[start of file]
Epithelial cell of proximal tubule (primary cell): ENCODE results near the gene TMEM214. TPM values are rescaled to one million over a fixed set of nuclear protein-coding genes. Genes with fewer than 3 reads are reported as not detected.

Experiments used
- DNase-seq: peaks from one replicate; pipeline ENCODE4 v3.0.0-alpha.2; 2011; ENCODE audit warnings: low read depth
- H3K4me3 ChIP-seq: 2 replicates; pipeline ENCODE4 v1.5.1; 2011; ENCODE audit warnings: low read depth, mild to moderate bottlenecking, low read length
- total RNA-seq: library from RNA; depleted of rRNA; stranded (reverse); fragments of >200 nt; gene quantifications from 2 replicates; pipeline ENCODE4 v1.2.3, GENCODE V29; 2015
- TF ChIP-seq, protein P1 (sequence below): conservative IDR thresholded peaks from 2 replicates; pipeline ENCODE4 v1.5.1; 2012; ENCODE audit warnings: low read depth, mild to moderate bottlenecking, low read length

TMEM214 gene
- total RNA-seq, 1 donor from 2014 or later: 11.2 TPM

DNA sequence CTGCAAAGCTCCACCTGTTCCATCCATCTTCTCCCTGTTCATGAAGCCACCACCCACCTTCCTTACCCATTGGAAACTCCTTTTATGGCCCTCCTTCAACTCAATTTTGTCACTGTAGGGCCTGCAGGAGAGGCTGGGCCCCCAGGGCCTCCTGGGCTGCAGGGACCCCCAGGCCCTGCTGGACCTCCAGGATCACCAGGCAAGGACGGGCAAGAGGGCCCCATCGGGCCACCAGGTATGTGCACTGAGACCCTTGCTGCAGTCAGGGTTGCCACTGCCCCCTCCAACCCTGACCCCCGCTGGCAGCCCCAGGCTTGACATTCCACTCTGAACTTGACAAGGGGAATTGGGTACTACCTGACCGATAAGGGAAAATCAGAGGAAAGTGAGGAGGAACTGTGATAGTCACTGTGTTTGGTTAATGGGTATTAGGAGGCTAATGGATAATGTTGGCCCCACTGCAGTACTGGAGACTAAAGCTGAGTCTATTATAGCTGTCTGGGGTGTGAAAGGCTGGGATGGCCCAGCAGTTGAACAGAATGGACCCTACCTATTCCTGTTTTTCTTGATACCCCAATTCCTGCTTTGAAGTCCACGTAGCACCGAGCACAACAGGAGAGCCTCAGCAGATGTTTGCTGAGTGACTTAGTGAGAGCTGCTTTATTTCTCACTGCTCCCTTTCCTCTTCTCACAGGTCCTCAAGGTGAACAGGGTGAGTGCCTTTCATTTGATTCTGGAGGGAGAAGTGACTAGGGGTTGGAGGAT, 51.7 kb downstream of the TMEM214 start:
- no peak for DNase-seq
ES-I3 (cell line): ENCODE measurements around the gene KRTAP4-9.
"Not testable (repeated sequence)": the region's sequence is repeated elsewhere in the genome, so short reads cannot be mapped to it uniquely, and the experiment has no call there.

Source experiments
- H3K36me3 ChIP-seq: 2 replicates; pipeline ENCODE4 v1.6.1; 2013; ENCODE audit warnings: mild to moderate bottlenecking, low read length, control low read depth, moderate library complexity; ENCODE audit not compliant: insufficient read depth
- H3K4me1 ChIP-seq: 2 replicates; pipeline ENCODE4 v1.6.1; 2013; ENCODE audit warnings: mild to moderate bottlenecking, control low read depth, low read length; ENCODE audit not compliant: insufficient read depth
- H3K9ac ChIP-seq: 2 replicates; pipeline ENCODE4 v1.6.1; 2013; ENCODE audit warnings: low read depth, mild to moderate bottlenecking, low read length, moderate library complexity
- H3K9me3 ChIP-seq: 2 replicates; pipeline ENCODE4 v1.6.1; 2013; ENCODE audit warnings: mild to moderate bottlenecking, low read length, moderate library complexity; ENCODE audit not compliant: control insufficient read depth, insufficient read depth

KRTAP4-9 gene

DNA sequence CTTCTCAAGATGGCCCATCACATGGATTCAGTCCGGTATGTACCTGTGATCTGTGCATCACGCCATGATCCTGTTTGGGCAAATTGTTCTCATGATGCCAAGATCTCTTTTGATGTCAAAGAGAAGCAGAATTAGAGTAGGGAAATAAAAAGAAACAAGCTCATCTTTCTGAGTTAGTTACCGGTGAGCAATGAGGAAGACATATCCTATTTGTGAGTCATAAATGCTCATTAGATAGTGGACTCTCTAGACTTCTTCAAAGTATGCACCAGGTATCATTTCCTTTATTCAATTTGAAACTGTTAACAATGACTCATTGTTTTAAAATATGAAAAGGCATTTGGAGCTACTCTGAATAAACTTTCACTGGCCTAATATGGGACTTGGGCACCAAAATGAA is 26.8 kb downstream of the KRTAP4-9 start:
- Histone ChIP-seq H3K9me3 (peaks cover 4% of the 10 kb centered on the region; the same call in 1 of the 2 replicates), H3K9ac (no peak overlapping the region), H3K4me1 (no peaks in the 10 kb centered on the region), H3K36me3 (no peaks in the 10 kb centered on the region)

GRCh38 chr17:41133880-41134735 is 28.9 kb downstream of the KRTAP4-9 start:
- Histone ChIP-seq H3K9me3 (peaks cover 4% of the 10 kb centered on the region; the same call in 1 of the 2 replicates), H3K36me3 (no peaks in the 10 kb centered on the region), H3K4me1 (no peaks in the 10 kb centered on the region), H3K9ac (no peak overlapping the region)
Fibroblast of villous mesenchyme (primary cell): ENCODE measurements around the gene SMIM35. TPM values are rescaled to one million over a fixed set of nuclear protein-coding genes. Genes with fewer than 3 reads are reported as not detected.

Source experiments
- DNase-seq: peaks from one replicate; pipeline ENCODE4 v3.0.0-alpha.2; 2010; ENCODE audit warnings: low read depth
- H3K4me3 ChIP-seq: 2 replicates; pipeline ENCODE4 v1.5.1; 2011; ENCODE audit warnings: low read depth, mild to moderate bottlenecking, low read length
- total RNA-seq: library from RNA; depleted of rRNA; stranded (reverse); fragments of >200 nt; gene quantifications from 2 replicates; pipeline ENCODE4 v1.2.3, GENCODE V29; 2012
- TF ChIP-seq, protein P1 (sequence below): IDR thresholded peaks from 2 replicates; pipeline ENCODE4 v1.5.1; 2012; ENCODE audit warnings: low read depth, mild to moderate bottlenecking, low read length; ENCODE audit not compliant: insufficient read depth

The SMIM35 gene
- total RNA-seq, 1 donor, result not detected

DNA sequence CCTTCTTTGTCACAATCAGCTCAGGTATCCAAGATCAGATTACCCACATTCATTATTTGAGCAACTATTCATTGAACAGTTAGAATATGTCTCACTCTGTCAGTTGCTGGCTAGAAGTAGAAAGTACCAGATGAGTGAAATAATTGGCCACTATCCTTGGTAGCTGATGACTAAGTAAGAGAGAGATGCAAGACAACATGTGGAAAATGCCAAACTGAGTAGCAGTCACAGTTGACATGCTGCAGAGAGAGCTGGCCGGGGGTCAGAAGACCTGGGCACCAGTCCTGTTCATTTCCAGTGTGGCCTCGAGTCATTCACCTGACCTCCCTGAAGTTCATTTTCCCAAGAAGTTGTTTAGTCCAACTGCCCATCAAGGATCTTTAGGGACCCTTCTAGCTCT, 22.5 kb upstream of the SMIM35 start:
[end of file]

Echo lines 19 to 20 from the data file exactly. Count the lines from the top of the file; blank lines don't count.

DNA sequence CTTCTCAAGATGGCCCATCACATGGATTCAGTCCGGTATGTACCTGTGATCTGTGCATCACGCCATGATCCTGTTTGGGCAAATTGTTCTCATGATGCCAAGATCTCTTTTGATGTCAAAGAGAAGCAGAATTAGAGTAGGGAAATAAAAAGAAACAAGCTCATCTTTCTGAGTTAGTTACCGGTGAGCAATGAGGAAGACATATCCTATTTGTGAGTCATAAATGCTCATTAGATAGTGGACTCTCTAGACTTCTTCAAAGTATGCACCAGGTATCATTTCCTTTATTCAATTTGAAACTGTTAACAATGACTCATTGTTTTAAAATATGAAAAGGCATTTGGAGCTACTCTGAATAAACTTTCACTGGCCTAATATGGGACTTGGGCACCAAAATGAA is 26.8 kb downstream of the KRTAP4-9 start:
- Histone ChIP-seq H3K9me3 (peaks cover 4% of the 10 kb centered on the region; the same call in 1 of the 2 replicates), H3K9ac (no peak overlapping the region), H3K4me1 (no peaks in the 10 kb centered on the region), H3K36me3 (no peaks in the 10 kb centered on the region)